For my father and my mother have forsaken (abandoned, neglected, deserted) me, But the LORD will take me up (gather, receive me, hold me close). (Psalm 27:10 NASB)

Jesus said, “My Father, who has given them to Me, is greater than all; and no one is able to snatch them (that’s us!) out of the Father’s hand.” (John 10:29 NASB)

Yet I am always with you; you hold me by my right hand. (Psalm 73:23 NIV)

Cast (throw, cast, hurl, fling, throw away, cast off, shed, cast down) your cares (burden, lot, that which is given) on the Lord (Yahweh) and he (he himself) will sustain you (seize, contain, support, hold in, bear you); he will never let (grant, permit, allow ever, not from antiquity to throughout eternity) the righteous to fall (totter, shake, slip, to be greatly shaken, moved, overthrown, he will not let you fall, he will not drop you). (Psalm 55:22 NIV)

There is so much to say about faith that I will continue in Part Two next time. Lord, give me grace to be fully committed to You.

† Theological Wordbook of the Old Testament, R. Laird Harris, Gleason Leonard Archer, Bruce K. Waltke, p. 51

Yet God

“Yet” is my favorite word in the Bible. That may seem weird, but what comes after “yet” in many verses so often is a startling declaration of the faithfulness of God, of faith, hope, or of steely resolve to persevere.

“Yet I am always with you; you hold me by my right hand.” (Psalm 73:23 NIV)

“Yet” is my favorite word in the Bible. That may seem weird, but what comes after “yet” in many verses so often is a startling declaration of the faithfulness of God, of faith, hope, or of steely resolve to persevere. Many times, these are some of the most beautiful and inspiring verses in the Bible.

What comes before David’s declaration above in Psalm 73 is his expression of frustration and anger at the seeming injustice of God, saying at one point, “Surely in vain have I kept my heart pure; in vain have I washed my hands in innocence. All day long I have been plagued; I have been punished every morning.” (Psalm 73:13-14). His doubt and bitterness increase to the point of acting “senseless and ignorant” like a “brute beast” before God.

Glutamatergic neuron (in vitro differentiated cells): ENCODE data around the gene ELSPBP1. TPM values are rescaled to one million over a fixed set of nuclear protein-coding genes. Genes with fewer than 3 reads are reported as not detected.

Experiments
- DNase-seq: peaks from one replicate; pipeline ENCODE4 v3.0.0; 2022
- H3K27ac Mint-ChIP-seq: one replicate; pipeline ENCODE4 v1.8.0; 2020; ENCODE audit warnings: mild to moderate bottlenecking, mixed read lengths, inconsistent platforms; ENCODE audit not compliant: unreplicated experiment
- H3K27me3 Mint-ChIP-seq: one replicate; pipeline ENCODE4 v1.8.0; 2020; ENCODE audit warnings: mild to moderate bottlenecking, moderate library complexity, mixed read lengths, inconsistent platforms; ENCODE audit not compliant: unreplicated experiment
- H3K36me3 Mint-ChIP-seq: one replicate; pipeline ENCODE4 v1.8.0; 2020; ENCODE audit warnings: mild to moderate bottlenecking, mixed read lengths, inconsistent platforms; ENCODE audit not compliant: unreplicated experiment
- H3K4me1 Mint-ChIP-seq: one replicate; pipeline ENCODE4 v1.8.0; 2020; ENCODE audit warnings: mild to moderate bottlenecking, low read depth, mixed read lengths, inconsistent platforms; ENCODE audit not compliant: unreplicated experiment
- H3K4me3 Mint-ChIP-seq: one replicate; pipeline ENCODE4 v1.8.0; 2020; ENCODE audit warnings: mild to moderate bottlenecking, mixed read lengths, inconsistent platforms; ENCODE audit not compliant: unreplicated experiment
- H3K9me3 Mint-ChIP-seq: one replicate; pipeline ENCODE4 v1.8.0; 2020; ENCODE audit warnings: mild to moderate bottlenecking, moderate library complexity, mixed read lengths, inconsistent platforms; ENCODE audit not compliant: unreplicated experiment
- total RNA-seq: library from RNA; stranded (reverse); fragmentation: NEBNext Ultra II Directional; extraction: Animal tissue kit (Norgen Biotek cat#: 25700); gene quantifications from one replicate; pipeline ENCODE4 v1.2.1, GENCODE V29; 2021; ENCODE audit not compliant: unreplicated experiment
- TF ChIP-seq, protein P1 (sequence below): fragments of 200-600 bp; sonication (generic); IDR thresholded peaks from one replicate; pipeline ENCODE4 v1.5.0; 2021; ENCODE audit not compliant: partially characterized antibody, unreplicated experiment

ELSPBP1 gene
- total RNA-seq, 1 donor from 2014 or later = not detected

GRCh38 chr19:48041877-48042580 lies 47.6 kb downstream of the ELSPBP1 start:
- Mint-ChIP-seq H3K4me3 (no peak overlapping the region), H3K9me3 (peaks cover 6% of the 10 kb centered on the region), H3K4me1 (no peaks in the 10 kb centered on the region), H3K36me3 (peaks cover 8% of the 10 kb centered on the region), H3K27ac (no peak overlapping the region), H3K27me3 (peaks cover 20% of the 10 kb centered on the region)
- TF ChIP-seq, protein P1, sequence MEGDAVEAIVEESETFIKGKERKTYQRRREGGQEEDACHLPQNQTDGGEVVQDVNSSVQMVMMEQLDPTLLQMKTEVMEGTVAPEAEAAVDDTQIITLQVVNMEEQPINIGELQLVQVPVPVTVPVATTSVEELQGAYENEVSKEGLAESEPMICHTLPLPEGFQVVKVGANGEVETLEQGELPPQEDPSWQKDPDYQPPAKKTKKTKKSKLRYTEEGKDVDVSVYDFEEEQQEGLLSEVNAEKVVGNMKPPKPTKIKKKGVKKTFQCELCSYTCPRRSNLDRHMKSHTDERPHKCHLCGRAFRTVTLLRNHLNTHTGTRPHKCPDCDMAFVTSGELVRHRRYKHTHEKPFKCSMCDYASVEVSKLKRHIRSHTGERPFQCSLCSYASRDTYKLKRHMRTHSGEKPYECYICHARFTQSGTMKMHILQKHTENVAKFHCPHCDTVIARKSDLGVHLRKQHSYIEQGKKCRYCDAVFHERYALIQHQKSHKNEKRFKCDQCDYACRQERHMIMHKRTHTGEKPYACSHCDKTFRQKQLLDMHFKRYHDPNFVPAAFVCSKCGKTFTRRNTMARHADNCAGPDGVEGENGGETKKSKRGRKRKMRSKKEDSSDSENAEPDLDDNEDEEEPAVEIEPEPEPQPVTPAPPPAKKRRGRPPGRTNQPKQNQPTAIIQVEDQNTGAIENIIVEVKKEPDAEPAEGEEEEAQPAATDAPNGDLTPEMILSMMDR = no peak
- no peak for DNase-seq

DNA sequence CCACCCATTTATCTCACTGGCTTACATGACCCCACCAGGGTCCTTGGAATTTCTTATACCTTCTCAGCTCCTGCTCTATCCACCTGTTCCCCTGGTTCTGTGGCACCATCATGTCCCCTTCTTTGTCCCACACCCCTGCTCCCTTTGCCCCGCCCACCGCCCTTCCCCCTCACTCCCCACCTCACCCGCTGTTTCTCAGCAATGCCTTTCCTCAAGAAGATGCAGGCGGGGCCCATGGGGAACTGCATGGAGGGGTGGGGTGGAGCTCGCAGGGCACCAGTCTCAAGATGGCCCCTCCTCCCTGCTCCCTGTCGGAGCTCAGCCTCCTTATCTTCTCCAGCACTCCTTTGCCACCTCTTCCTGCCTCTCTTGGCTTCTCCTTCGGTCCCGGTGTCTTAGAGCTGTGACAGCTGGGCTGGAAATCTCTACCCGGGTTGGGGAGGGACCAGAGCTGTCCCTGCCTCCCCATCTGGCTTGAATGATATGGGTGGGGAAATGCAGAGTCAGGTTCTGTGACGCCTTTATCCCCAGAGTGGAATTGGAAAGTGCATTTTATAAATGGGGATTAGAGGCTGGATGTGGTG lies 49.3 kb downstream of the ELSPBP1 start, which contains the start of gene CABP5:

Yet! Even through all that, God is still there with David, even after he has doubted and spouted off a lot of stupid things. I can deeply relate, yet God is always with me too. He is holding my hand through all the turmoil and pain.

Sometimes what comes after the word “yet” is a declaration of belief that no matter how bad things are, how impossible they seem, God will come through in the end, as in Job’s great proclamation of the resurrection.

“I know that my redeemer lives, and that in the end he will stand on the earth. And after my skin has been destroyed, yet in my flesh I will see God; I myself will see him with my own eyes-I, and not another. How my heart yearns within me!” (Job 19:25-27 NIV)

Sometimes it is a decision/affirmation that if things never turn out the way I would like, even if God never appears to “come through,” I will still praise Him.

“Though the fig-tree does not bud and there are no grapes on the vines, though the olive crop fails and the fields produce no food, though there are no sheep in the pen and no cattle in the stalls, yet I will rejoice in the LORD, I will be joyful in God my Savior.” (Habakkuk 3:17-18 NIV)

And Job again, “Though he slay me, yet will I hope in him” (Job 13:15 NIV)

And Jeremiah’s beautiful statement of faith and hope in the midst of a long recounting of the horrors he and the people of Israel have endured:

Yet this I call to mind and therefore I have hope: Because of the LORD’s great love we are not consumed, for his compassions never fail. They are new every morning; great is your faithfulness.” (Lamentations 3:21-23 NIV)

And the most beautiful and heartrending “yet” of all from Jesus:

“Father, if you are willing, take this cup from me; yet not my will, but yours be done.” (Luke 22:42 NIV)

Yet. I will hang on to that word with all my heart, hanging on to the God who is hanging on to me.

Yet He is with me
Yet I will see Him
Yet I will praise Him
Yet I will rejoice
Yet I will hope
Yet I will follow
Yet God!

Image, Baby’s hand, by Fruity Monkey on flickr https://flic.kr/p/99tqDR